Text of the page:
Album Review: Hellyeah – Band of Brothers

I always thought of Hellyeah as beer drinking metal; the kind of non-threatening music you can play loudly, chill out, and have a beer while talking about metal with buddies.  I think we should petition for such a genre because there are other bands out there like that.  I accepted that Hellyeah was not Mudvayne, Damageplan, or Pantera clones.  I respect when musicians want to do something different.  Therefore, I didn’t take them too seriously; just something to kick back to from time to time.  If Hellyeah wanted to be taken seriously, they should have refrained from recording songs like Alcohaulin’ Ass and Thank You; two songs that treaded the fine line between rock and country.  Don’t get me wrong, I still dug those songs for the most part, but they weren’t metal.  Considering the stature of the band members, I think it confused fans.

Hellyeah’s new album, Band of Brothers, was released on 17 July and on my initial listen it’s plainly obvious that Vinnie and Co. upped the metal dosage this time around-all but leaving their Outlaw Southern Rock vibe behind.  You can still hear that Southern influence, it’s just not as prevalent as it was on their first two albums.  This could be a good thing for fans that were turned off by that particular influence.  There is more metal going on here and dare I say…they sound more like their former bands.

As with their previous two albums, the first track, War In Me, comes out in full force.  Hellyeah is good at doing that…coming out and letting fans know they can, in fact, rock!  Then, their albums tend to change direction to a more Southern (beer drinking) feel before running out of steam all together.  Does Band of Brothers follow suit?   This isn’t the Hellyeah you got to know over the last few years.  They have definitely stepped things up a bit with Band of Brothers.

The album holds up fairly strongly during the first three songs until Drink Drank Drunk begins.  Wouldn’t you know it, a song about getting fucked up!  I rest my case about starting a new genre.  Anyway, Bigger God returns with a nice groovy drum and bass intro then segues to a great medium-tempo song that prevents the album from running out of steam so early.  Between You and Nowhere is the predictable slow song on the album, but less cliché than some of their older toned-down nonmetal songs on previous albums.  It’s a sing-along hold-the-pint-in-the-air song which borders on the country thing.  Now I am beginning to worry.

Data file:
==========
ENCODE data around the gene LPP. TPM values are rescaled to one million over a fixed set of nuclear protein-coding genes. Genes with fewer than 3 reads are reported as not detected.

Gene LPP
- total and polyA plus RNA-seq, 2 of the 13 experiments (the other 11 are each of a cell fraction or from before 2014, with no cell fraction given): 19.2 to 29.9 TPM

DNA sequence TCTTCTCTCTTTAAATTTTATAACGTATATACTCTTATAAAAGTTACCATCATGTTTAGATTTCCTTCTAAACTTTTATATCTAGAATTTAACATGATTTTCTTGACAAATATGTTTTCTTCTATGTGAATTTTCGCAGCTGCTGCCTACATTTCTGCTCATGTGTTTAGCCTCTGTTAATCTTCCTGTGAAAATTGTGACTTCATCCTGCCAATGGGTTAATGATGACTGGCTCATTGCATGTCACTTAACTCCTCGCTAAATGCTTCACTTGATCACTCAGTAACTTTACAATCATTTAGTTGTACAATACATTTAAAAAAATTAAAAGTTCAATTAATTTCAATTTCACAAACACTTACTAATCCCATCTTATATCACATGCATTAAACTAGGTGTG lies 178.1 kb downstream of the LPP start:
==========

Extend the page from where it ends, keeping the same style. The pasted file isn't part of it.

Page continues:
My worries are quickly set aside when Chad Gray’s angry vocal style returns for Call it Like I See it. From then on, they newly invigorated Hellyeah maintains a new level of heaviness that I think fans and even non-fans have been asking for.  WM Free is probably my favorite song right now; it has a real headbanging, finger snapping groove that sounds great turned up to number…11. Though I think Hellyeah may have struggled to win the hearts and devil horns of many metalheads, I think Band of Brothers will go over well with current fans and bring in some new ones…as long as they don’t hold grudges.

Release Date: 17 July 2012

Record Label:  Eleven Seven Music

Nationality:  United States

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About WarpRider

Just a dude writing a heavy metal blog and always on the prowl for a cool metal show. I am also a family man...first and foremost!

Posted on 2012-07-24, in Album Reviews and tagged , , . Bookmark the permalink. 1 Comment.

  1. Great review. I was on the fence on picking this album up. With the exception of a handful of songs, I really don’t care for country music and I am in that group where the heavy country influence irked me in the wrong way. I do like their riffs and Southern metal and if this ramps this up I’ll give it a shot. I dig the couple songs they’ve released so far.

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